If Intertech can help you  negotiate the issues of cloud computing, please contact Ryan McCabe at ryan.mccabe@intertech.com.

 

Credits : http://www.intertech.com/blog/post/windows-azure-table-storage-vs-windows-sql-azure.aspx

Azure, Technology

Migrating to Azure Cloud – Review

As our Business grows bigger and bigger it becomes an additional Overhead to manage the Hardware and Software Application. If you want to get rid of this to an extent its the time to join in the Buzzing of Migration to Cloud.

Here some checklist before Migrating to Azure Cloud :

1.Identify the Purpose of Migration. Are you looking for Storage to store your documents, images and other files to have a better place on the cloud? OR you looking to just use the compute to processing purposes.

2.Make sure your existing application is compatible to Migrate to Azure. If you are using Access Database then you need to consider to first migrating them and compatible with SQL Sever Database Version. Then try Migrating to SQL Azure in the Cloud.

3.If you are using Windows based Application, you can simply set the connection string to point to the SQL Azure

4.If your application going to access the Blob Storage then decide the Containers which needs to private and public

 

 

 

 

 

Mobile, Technology

Android + Tablet = Digital World Renewed

Android’s latest version “Honeycomb” is tailored for the new generation of tablet-sized computers.

Recently in an event organized by Google at its headquarters  “Mountain View, CA, United States” , it demonstrated the software features of the latest Android 3.0 HoneyComb.

The key features include:

  • New, slick looking homescreen widgets, emphasised by Google and touted as a “developer platform in itself”.
  • An overhauled notification system. If you’re a fandroid, you’ll no doubt welcome the refresh with open arms. The unobtrusive notifications are rich in that they can function like widgets and contain rich content like pictures.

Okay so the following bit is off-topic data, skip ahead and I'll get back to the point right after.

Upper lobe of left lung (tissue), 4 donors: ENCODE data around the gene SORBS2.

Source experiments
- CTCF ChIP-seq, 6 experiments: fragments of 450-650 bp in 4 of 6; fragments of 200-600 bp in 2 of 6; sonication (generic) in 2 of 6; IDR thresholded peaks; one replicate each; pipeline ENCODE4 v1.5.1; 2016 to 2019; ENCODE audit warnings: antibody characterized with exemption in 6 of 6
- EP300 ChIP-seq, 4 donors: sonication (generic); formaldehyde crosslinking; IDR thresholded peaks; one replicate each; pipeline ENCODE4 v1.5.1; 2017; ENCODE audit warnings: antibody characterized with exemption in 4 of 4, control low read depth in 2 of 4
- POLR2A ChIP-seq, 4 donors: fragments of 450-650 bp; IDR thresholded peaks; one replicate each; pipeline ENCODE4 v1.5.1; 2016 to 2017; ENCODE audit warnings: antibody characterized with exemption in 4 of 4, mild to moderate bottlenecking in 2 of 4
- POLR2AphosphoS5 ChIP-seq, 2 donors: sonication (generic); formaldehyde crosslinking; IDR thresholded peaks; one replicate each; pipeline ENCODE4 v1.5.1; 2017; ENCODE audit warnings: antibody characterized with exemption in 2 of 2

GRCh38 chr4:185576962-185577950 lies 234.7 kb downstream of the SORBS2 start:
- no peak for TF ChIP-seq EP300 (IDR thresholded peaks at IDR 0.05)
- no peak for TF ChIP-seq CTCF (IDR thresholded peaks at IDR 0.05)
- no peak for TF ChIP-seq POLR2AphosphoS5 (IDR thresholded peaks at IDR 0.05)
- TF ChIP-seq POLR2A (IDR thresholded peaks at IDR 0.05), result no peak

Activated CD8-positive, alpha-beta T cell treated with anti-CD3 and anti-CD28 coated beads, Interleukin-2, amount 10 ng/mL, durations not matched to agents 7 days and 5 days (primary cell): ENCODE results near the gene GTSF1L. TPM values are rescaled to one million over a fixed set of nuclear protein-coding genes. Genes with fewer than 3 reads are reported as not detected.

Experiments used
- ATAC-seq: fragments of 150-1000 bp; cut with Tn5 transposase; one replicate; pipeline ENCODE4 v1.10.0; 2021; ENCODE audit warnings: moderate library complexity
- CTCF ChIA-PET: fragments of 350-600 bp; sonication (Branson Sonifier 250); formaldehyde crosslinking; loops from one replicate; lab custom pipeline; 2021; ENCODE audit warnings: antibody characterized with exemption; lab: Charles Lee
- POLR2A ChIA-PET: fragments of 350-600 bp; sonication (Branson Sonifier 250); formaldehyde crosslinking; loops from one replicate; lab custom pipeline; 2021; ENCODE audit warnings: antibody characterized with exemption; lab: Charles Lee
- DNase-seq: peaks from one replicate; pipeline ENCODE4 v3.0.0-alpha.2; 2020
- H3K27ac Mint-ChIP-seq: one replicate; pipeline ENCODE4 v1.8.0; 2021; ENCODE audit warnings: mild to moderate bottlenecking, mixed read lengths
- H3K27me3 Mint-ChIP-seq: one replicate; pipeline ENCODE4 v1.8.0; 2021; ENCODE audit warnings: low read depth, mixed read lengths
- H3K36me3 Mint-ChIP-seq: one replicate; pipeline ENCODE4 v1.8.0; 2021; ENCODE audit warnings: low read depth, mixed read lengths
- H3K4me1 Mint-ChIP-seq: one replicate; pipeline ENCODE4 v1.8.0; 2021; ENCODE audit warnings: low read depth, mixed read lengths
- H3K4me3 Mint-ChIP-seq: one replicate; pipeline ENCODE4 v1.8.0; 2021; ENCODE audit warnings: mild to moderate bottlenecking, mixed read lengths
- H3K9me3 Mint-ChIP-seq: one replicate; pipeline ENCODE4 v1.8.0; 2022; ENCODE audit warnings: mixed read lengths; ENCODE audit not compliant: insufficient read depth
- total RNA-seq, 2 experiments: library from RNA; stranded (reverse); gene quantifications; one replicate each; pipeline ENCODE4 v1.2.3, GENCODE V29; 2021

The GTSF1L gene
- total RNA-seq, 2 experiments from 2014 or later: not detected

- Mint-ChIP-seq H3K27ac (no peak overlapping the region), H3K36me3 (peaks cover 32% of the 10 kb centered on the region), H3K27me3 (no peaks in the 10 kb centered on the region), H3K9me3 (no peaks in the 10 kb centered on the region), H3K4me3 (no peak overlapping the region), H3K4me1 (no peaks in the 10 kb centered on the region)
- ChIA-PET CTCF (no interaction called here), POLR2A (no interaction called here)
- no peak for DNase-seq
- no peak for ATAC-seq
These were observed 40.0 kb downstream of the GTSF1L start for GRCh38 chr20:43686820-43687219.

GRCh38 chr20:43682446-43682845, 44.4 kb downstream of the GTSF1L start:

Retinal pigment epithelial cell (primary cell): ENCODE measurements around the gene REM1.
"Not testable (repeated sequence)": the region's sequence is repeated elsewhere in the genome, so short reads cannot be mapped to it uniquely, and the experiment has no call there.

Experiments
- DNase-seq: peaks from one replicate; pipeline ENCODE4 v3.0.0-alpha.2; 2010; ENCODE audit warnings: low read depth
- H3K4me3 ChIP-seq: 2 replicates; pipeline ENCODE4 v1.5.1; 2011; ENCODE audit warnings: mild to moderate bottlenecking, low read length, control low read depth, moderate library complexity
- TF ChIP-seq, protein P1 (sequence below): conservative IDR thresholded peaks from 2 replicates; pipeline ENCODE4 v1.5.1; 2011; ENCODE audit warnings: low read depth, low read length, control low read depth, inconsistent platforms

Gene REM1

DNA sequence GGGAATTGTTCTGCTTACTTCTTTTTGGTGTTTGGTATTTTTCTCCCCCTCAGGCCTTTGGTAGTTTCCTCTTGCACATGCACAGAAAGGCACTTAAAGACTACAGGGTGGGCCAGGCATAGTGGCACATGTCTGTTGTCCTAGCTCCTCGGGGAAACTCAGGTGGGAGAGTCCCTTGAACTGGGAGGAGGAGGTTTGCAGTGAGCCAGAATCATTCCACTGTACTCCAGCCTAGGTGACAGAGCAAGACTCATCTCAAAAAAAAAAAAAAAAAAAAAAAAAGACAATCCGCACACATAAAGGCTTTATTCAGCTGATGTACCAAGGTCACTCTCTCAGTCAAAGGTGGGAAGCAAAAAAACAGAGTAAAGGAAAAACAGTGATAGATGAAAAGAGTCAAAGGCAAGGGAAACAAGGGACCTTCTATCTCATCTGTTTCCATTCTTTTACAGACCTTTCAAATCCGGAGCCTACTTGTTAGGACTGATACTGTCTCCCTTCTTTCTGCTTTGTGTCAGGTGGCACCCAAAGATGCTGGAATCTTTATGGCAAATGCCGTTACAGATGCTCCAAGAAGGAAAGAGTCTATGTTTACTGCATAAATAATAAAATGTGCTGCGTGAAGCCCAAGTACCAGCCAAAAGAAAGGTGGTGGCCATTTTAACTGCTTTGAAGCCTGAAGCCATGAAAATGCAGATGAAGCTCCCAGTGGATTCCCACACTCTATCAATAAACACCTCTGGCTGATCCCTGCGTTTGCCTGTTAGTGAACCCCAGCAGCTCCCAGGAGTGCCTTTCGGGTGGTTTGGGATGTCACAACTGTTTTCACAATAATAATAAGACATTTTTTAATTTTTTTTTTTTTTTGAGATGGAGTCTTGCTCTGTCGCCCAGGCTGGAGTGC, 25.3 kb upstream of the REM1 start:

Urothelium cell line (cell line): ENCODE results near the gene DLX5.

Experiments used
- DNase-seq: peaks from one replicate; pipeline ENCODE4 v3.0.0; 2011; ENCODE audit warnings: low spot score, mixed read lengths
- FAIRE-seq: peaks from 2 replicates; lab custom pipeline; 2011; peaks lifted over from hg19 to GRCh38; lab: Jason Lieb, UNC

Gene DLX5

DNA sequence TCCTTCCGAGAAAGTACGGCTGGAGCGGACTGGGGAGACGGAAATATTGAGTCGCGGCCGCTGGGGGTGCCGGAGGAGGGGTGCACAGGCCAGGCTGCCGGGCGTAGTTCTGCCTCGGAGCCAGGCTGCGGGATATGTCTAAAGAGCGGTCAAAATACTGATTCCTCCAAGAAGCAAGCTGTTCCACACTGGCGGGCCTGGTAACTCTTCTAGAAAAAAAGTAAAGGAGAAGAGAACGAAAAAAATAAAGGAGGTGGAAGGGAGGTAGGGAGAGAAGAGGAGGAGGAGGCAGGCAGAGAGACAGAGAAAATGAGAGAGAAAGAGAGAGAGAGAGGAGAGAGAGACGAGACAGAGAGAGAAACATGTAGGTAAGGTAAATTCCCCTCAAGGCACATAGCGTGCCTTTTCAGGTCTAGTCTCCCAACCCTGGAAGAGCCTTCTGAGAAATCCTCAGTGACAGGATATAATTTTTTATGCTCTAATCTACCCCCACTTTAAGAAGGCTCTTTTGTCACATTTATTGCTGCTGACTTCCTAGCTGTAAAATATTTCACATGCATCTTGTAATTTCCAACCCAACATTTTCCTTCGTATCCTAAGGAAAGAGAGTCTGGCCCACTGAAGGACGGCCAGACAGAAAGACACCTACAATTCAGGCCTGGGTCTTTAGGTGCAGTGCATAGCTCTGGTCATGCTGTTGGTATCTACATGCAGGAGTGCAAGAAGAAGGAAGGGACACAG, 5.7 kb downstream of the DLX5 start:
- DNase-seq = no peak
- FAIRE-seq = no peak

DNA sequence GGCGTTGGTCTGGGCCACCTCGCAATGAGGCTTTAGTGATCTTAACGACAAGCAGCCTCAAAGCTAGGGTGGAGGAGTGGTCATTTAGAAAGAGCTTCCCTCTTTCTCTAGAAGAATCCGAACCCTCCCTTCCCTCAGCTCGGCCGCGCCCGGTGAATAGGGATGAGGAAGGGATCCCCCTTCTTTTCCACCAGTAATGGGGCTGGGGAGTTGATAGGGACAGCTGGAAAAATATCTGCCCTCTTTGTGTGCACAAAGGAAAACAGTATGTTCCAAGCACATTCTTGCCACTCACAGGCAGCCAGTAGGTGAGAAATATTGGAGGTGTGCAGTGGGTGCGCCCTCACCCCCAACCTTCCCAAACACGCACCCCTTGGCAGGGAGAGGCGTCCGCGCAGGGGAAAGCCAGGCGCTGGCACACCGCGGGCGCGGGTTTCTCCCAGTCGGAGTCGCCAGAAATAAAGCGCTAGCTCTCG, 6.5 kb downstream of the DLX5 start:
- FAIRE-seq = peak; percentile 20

• A performance optimised 2D and 3D experience with “Renderscript” that allows for beautiful application animations and 3D interfaces.
  • A new camera UI.
  • Video chat image stabilization that apparently saves bandwidth because the image stays more uniform for longer.

Check out the demonstration video here

Also check out the features of Motorola Xoom embedded with the HoneyComb OS

Azure, Technology

Cloud Computing : Short Definition

What do you going to reply when someone asks about Cloud Computing ?

Here some notes to respond them quickly.

Reply Level 1 : Remember the Letter (OSSM – Read it Awesome)

O : On Demand

S : Scalable

S : Self – Service

M : Measurable

Reply Level 2 :

Cloud computing is a model for enabling ubiquitous, convenient, on-demand network access to a shared pool of configurable computing resources (e.g., networks, servers, storage, applications, and services) that can be rapidly provisioned and released with minimal management effort or service provider interaction.

Reply Level 3 :

Cloud computing refers to the use and access of multiple server-based computational resources via a digital network, Internet connection using the World Wide Web, etc.). Cloud users may access the server resources using a computer, net book, tablet computer, smart phone, or other device. In cloud computing, applications are provided and managed by the cloud server and data is also stored remotely in the cloud configuration. Users do not download and install applications on their own device or computer; all processing and storage is maintained by the cloud server. The on-line services may be offered from a cloud provider or by a private organization